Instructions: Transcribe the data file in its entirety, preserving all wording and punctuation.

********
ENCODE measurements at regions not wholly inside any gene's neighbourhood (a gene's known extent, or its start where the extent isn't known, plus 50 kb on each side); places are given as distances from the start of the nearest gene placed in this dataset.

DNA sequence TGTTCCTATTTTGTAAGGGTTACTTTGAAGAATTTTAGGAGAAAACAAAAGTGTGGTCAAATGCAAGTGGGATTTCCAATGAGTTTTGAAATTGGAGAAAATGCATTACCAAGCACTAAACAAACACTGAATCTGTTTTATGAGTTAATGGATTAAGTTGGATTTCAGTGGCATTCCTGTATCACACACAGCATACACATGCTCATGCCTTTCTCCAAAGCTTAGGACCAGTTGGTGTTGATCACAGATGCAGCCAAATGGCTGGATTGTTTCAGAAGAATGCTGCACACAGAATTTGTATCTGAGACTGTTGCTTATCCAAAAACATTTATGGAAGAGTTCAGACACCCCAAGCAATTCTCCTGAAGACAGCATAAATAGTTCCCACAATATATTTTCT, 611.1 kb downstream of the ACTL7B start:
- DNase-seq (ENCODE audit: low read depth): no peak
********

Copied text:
ENCODE measurements at regions not wholly inside any gene's neighbourhood (a gene's known extent, or its start where the extent isn't known, plus 50 kb on each side); places are given as distances from the start of the nearest gene placed in this dataset.

DNA sequence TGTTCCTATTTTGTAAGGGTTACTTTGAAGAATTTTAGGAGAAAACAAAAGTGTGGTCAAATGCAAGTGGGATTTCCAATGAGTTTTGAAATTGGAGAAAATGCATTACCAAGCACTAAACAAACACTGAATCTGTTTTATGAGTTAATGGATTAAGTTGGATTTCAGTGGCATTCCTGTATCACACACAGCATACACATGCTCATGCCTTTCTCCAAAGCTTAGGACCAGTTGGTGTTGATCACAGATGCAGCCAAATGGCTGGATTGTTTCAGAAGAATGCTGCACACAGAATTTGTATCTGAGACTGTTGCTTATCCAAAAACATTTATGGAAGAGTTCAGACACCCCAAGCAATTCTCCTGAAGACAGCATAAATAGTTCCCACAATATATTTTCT, 611.1 kb downstream of the ACTL7B start:
- DNase-seq (ENCODE audit: low read depth): no peak